I've had problems with gambling for a number of years now and without doubt these machines are by far cause the greatest amount of stress and distress. Knowing and having spoken to a number of Managers within these shops by far the greatest amount of issues with gambling, including those that self exclude, are fixed odds betting terminals related.

  • rate this

    Comment number 32.

    Whilst betting £300 per minute is horrific look at the profit per terminal at £825.00 per week. That's about £17.18 per hour based on 6 days.

    This means the return percentage must be quite high ?

    Although I am not a fan of gambling this does not appear any more excessive than betting on horses all day long.

  • rate this

    Comment number 31.

    High risk games and running up huge debts fast?

    Ironic that Labour are trying to solve that particular problem...

  • rate this

    Comment number 30.

    All the numbers on a roulette wheel add up to 666 for a reason you know... yeah verily this is sodom and gomorrah

  • rate this

    Comment number 29.

    Short memories on the Labour front bench. They changed the rules to allow these machines in bookies and now they want the coalition to clear up the mess. Again.

    Gambling's a mug's game; as my old Dad used to say "You never see a poor bookie".

  • rate this

    Comment number 28.

    There's an ad on tv at the moment where a guy is being followed around by a slot machine everywhere he goes - I thought it was made by gamblers anonymous or something to show how addictive it is, I found it kinda scary, but it's actually an advert for a mobile gaming site!

    That's what life is like now for a lot of people, it's so damaging.

  • rate this

    Comment number 27.

    Bit of a u-turn isn't it? "Fixed odds betting terminals were launched in 1999 after then chancellor Gordon Brown scrapped tax on individual bets in favour of taxing bookmakers' profits."

  • rate this

    Comment number 26.

    Not far enough. In the past tobacco and alcohol companies sponsored sporting events and were then barred in the enlightened age.
    They have since been replaced by betting companies who now are luring 'punters' more easily with apps and instant odds etc.
    It's easy to make money out of somebody else's misery.

  • rate this

    Comment number 25.

    Betting shops and payday lenders - to my mind, they rank 3rd and 4th on the list of the scourges of rip-off Britain, just behind politicians and banking executives.

  • rate this

    Comment number 24.

    Gambling is out of control period. You can't watch tv without an enticement to play on-line bingo or bet on the in-play markets. The games on Fobt's can be played on-line so a betting shop ban is not the only solution. Bookmakers, high street or online, are interested only in profits. The industry pays poorly, many needing tax credits to have a modest living, and epitomise the countries problems

  • rate this

    Comment number 23.

    Utter hypocrisy! Bet365 have given the labour party more than £400,000 since 2004! In addition to the millions donated to Tony Blair by an American betting consortium in return for the relaxation of the betting laws. Which Blair obliged.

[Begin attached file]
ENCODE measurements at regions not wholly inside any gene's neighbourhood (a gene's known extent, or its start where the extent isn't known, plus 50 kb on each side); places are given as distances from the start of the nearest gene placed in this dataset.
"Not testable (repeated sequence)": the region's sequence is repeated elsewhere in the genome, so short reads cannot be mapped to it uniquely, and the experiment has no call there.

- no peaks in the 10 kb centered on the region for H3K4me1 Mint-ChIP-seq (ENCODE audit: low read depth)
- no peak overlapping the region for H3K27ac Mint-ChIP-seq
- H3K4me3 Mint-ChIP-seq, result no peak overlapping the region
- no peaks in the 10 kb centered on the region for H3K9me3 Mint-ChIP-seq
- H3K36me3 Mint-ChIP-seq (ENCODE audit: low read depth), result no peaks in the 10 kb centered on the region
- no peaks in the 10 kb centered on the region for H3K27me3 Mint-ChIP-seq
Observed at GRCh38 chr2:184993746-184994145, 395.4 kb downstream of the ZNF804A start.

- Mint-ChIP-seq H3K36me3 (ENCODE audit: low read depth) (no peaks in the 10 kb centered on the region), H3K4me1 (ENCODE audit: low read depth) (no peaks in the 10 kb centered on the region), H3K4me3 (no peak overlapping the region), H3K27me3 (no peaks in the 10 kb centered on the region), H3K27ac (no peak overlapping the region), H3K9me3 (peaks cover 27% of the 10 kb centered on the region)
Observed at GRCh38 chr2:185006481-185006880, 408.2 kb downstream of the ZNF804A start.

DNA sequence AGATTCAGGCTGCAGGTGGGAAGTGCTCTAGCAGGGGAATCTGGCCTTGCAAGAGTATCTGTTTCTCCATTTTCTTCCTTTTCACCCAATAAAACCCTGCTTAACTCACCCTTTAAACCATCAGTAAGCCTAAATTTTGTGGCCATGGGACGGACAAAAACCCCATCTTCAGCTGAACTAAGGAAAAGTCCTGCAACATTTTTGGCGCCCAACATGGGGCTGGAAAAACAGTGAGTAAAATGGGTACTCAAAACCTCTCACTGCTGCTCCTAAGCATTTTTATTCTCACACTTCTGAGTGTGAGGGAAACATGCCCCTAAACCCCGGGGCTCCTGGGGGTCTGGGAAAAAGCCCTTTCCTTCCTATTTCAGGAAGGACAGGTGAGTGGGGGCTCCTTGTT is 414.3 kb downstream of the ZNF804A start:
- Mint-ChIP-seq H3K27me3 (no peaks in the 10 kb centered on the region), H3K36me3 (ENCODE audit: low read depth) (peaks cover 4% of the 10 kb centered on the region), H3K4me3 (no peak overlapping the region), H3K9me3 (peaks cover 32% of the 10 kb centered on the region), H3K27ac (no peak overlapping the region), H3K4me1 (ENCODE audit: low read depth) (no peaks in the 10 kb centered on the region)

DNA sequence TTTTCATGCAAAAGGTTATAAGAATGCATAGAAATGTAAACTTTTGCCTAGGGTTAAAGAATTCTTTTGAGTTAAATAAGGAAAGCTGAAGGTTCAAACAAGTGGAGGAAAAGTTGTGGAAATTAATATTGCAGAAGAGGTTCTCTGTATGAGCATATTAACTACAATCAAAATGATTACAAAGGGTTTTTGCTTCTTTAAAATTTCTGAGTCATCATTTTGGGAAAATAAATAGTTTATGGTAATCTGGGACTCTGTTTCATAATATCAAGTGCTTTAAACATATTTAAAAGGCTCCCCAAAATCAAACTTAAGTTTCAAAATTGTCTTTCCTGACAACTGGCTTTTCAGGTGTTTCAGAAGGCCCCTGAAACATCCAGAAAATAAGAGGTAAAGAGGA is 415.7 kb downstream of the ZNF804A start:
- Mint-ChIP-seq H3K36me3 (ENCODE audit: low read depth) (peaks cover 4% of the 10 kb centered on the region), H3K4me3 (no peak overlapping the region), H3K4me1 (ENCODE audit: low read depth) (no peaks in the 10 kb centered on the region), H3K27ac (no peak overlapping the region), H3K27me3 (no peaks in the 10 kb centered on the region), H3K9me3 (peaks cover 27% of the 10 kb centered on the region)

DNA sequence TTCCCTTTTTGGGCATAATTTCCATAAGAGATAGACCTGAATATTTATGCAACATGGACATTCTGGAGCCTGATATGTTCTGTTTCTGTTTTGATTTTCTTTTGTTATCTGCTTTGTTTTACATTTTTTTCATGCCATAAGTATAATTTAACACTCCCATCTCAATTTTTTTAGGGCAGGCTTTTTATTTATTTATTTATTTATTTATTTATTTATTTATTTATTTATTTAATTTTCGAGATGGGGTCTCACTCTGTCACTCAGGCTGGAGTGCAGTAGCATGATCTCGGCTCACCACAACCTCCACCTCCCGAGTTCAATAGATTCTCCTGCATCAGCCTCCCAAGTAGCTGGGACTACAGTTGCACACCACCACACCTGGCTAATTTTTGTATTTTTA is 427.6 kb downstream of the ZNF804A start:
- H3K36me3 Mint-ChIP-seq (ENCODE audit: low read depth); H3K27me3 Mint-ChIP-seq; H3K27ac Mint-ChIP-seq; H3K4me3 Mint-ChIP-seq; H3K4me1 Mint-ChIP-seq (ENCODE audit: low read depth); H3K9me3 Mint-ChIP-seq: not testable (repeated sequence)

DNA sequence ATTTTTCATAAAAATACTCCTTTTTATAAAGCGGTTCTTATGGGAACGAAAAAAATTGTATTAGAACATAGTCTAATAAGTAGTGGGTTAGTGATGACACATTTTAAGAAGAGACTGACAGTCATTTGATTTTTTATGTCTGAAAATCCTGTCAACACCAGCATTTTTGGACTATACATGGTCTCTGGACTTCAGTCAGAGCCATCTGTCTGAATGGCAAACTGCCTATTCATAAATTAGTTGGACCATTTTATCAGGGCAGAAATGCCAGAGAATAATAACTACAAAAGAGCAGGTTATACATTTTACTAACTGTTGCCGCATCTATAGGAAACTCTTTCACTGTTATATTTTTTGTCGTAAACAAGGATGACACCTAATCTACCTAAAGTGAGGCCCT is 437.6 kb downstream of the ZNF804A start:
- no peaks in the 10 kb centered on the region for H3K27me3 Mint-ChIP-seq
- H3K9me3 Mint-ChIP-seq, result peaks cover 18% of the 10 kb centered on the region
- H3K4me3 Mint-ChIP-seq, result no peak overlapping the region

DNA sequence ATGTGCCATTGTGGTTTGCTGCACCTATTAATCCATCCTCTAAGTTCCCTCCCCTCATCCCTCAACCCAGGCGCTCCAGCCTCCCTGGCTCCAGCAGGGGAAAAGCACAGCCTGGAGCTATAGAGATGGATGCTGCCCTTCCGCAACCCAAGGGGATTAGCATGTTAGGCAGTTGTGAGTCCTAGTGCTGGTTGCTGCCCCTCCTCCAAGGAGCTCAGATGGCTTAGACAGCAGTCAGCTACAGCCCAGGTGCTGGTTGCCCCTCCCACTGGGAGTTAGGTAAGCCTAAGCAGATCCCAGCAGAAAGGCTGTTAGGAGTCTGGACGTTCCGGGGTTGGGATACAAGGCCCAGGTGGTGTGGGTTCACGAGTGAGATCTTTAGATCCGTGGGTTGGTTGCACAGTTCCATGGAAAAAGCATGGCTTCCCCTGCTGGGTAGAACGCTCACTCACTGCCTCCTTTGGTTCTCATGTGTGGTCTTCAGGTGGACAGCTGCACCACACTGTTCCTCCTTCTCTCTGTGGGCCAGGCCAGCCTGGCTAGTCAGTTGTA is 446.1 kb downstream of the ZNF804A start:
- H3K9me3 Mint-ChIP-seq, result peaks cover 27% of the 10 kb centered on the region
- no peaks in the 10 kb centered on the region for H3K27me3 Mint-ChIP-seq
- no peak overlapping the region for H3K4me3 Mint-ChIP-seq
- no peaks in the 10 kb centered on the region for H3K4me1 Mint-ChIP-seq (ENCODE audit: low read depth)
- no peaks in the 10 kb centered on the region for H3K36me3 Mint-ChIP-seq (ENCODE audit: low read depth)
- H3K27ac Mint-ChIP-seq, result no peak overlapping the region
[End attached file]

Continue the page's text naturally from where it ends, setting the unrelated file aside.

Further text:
Don't ANY politicians tell the whole truth???

  • rate this

    Comment number 22.

    It is the business of the Labour Party to tell everyone how to live their lives in detail, every minute, of every hour, of every day. Or at least Labour think it is Labour's business. Unfortunately no one else thinks it is Labour's business..

  • rate this

    Comment number 21.

    The gambling industry is vast you only need to watch TV to see all the ads for on-line casinos, mobile casino apps etc. If the government introduced a minimum 50% tax on all gambling, a vast amount of money could be raised per annum to help pay off the National Debt?

  • rate this

    Comment number 20.

    I understand arguments against the "nanny state", but that doesn't help the fact that a lot of people in this country are really really stupid, and will waste all of their money on such things until they end up on the streets.
    That isn't good for anyone, and these machines don't contribute in any way to society. May as well ban them & hope the punters instead spend their money on food & housing.

  • rate this

    Comment number 19.

    Good idea for a change. While you're at it pls also ban cash generator and any other loan sharks type businesses that are popping up on every street!

  • rate this

    Comment number 18.

    Prohibition is rarely effective but really what were labour thinking allowing the proliferation of gambling?? And that's speaking as a labour voter. My brother is a gambling addict and when I watch the telly or walk around I can understand how, if you have that kind of addiction, the constant presence of adverts/ opportunities for gambling must make it extremely difficult to resist temptation.

  • rate this

    Comment number 17.

    Completely agree with this, good on Miliband. Our high streets are disfigured by these rapacious 'betting shops', leeching money from poor communities. New Labour and the Tories are responsible. Time for Labour to speak up for our communities' genuine interests.

  • rate this

    Comment number 16.

    Both parties are as bad as each other when it comes to taking donations and listening to lobbyists for gambling firms, walk around a less well off area and it's obvious they are being targeted but society/govt doesn't care about anyone not wealthy these days so who cares?

  • rate this

    Comment number 15.

    There is no doubt thet Fobt's cause problems and there needs to be a review. Bookmakers use their contribution to the economy as justification and claim they support responsible gambling. The main bookmakers donate to Gamcare, I believe, but invest 4 times as much in enticements to get people hooked. Greed!!!